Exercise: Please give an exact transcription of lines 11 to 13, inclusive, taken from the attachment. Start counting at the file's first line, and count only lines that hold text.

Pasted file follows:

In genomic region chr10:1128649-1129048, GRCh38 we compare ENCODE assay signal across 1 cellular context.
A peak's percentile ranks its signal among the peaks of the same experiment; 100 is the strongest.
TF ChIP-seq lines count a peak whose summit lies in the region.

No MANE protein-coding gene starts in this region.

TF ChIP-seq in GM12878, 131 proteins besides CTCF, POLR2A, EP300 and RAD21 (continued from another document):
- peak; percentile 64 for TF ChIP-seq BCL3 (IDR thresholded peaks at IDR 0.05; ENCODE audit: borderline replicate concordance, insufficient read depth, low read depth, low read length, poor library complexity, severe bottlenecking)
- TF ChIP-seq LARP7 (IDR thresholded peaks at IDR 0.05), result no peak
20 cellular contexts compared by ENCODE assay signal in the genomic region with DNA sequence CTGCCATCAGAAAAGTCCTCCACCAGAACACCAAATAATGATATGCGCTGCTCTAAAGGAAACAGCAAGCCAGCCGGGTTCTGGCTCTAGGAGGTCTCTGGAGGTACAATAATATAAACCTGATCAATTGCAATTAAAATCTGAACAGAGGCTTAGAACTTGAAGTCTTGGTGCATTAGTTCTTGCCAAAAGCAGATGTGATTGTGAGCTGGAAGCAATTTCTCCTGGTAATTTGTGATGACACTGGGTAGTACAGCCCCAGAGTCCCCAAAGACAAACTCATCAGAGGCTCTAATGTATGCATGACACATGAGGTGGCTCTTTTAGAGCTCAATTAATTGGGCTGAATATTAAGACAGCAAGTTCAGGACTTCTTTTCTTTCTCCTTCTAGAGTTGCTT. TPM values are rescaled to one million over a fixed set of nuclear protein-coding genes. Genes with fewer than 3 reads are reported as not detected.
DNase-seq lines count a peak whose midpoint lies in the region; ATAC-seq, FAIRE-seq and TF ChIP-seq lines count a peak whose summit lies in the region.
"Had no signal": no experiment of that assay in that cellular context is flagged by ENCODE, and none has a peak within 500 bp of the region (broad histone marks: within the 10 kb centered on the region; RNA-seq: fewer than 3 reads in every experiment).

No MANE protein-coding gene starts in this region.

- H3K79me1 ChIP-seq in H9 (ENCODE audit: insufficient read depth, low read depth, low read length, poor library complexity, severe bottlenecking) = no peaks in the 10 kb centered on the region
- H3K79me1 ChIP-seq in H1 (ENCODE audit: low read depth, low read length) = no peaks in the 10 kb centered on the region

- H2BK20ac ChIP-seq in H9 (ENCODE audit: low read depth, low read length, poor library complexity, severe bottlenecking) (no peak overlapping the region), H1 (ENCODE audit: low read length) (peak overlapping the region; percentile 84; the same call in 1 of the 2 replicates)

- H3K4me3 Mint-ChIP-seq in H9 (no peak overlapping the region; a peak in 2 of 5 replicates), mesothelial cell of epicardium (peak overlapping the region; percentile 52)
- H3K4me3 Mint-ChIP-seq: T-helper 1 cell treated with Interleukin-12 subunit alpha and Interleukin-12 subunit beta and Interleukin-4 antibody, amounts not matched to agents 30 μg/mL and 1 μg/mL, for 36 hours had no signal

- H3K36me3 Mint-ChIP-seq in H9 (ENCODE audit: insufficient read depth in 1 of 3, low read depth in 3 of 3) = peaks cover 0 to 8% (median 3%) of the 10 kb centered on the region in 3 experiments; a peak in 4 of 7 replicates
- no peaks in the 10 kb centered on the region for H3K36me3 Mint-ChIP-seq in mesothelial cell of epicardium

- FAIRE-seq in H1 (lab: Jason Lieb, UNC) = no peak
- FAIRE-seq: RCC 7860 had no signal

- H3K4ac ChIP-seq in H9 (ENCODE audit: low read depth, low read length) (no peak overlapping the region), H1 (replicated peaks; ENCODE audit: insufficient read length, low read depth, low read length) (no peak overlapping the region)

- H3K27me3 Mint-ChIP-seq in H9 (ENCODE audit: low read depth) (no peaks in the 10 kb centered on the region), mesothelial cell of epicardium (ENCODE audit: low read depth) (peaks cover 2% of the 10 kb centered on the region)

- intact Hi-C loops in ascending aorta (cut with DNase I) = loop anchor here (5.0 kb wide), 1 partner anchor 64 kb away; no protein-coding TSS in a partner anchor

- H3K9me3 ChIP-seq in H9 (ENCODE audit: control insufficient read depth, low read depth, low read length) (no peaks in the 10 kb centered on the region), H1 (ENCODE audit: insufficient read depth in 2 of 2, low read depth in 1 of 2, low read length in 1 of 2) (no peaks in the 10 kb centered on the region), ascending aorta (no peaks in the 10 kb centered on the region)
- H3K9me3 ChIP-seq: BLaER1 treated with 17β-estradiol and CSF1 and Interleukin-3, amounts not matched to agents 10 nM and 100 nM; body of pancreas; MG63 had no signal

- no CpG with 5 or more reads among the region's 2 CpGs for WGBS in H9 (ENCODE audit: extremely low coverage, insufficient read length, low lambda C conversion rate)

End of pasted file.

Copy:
No MANE protein-coding gene starts in this region.

- H3K79me1 ChIP-seq in H9 (ENCODE audit: insufficient read depth, low read depth, low read length, poor library complexity, severe bottlenecking) = no peaks in the 10 kb centered on the region
- H3K79me1 ChIP-seq in H1 (ENCODE audit: low read depth, low read length) = no peaks in the 10 kb centered on the region